What I’ll Miss About Tailgating is Not Tailgating

The Funky Bunch

My friends and I have tailgated in the same spot for ten years. 2020 would have been the eleventh. It started as a way to stay connected in the wake of graduating from college and not having the go-to sorority and fraternity tents to flock to. It started with an ice chest, a couple of bags of chips, and a scattering of our parents’ tailgate chairs that were too few in number for everyone to sit comfortably. That year the tailgate gained some tents, a grill, and a cover charge.  At one point there was a great blow-up tiger, so you could say that things escalated quickly. That first year transformed into a social club of sorts of which had a price tag that included food, alcohol, storage, and more blow-up decorations. I didn’t look forward to the work my husband and I would put into the tailgate every year, but I looked forward to tailgating. Actual photo of the glory days below.

Steadily over the years we had the crowd declined. Our friends moved away. People got married. Babies were born. But the tailgate remained a juvenile constant in my life. It was a welcome distraction from my life as a young professional holding on to one last little piece of college. The truck was packed, my hair was blow-dried, and the ice chest was rattling all before 9:00 am. That is, until this year.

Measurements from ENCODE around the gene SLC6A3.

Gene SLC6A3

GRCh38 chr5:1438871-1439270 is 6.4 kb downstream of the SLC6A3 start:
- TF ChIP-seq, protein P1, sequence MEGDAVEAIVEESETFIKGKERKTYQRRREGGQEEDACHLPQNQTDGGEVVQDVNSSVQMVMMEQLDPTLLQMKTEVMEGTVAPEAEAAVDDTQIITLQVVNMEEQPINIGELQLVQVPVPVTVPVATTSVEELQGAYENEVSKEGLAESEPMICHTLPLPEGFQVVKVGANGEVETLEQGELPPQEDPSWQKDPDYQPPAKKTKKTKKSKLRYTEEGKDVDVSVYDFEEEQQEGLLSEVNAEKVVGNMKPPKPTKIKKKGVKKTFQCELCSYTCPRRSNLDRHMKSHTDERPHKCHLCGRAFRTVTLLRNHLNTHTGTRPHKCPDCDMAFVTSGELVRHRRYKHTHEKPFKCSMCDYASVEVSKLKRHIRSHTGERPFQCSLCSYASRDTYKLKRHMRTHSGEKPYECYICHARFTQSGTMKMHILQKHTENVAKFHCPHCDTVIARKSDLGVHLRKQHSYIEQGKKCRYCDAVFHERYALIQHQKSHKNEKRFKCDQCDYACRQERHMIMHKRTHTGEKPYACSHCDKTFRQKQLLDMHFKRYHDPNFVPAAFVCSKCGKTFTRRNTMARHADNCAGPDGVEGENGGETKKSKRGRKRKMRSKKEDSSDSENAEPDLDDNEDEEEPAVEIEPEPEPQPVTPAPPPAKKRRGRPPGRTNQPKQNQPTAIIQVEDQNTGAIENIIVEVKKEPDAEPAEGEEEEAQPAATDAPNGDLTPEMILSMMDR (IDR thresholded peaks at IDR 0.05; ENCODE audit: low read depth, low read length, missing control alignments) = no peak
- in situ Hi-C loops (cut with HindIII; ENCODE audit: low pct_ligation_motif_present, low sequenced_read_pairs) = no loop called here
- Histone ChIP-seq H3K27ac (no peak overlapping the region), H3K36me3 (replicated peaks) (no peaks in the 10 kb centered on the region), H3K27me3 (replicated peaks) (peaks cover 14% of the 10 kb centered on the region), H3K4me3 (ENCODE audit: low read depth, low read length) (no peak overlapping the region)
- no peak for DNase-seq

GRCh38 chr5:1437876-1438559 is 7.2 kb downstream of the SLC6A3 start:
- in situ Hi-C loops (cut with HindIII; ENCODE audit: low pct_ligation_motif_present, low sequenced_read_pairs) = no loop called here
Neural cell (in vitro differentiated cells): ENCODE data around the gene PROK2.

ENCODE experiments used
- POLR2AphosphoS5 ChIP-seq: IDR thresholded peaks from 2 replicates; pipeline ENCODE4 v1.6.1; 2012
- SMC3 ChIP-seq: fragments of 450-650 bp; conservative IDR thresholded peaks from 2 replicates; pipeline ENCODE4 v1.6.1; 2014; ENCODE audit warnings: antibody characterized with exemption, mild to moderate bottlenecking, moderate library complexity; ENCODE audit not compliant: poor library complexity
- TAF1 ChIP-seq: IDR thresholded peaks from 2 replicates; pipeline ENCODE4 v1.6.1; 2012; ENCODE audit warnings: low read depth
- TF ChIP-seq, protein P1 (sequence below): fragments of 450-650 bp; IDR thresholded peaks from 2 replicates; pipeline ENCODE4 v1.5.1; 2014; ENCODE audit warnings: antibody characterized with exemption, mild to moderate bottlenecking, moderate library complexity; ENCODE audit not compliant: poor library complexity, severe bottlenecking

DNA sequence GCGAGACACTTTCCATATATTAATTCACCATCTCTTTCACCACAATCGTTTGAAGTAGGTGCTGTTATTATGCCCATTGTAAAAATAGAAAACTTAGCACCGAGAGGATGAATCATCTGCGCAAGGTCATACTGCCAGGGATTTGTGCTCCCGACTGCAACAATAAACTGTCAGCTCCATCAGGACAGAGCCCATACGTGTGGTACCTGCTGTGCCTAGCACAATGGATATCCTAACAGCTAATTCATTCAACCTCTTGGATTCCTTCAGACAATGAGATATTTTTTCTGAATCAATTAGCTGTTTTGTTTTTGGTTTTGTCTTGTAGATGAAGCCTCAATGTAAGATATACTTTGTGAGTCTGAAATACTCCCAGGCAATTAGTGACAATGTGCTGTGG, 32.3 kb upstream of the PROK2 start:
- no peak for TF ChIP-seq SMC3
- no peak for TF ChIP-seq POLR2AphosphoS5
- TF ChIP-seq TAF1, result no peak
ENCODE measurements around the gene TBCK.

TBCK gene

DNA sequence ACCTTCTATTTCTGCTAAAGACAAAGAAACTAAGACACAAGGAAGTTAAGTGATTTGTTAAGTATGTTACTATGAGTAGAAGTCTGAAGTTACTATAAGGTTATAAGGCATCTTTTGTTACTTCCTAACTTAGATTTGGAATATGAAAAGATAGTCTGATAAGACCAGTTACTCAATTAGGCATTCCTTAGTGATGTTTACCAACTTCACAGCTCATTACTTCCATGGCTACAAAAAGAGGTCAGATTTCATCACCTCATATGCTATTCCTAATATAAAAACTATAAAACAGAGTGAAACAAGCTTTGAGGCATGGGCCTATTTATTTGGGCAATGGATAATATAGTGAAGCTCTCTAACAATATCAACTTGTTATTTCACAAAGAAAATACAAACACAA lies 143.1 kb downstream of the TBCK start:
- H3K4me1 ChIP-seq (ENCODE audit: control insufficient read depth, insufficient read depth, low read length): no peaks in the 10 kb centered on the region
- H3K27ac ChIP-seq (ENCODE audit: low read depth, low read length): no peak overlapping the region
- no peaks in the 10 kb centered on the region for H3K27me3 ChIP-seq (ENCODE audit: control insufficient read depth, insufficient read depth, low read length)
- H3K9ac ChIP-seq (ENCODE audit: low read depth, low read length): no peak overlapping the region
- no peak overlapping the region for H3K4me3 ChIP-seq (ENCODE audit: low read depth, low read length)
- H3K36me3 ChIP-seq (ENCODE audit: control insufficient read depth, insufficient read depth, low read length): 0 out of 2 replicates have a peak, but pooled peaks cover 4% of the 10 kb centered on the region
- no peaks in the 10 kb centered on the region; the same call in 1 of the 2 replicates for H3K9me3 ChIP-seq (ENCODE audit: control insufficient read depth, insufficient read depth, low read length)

Cancel Everything. . . ?

I’ve always been a major advocate that the pandemic should be taken seriously. The virus takes, and it takes, and it takes. Right now, as I type these words, people are losing their loved ones to COVID-19, and nothing could bring me more grief. It feels utterly inappropriate to miss the innocuous things from my newly-labeled-old-life while so many are suffering. But that understanding doesn’t dull the sting of sadness when I think about the way it was a short time ago. Even glancing at my son in his tiny cotton masks sends my heart down into my toes. I get a similar yucky feeling when plans in the not-too-distant future are postponed or cancelled. I lament over the mounds of folded up chairs crammed into our outside shed.

When LSU released its restrictions for pre-game attendees on campus, my heart sunk. Every part of my rational mind understood every bullet point, but I walked away feeling sad. For so long, LSU football seemed untouchable. Back in March, when Louisiana first started to lock down, I never dreamed I’d be doing any of the things I’m doing today. Call me ignorant, but my background is the creative arts and education, not virology. I held out hope it’d be over for football season. It’s not.

I realized just the other day what I’m actually sad about. My feelings are not actually about act of losing the tailgate itself or being denied access to the stadium to watch a football game. There’s so much more to those eight Saturdays in the fall.

What Do I Really Miss?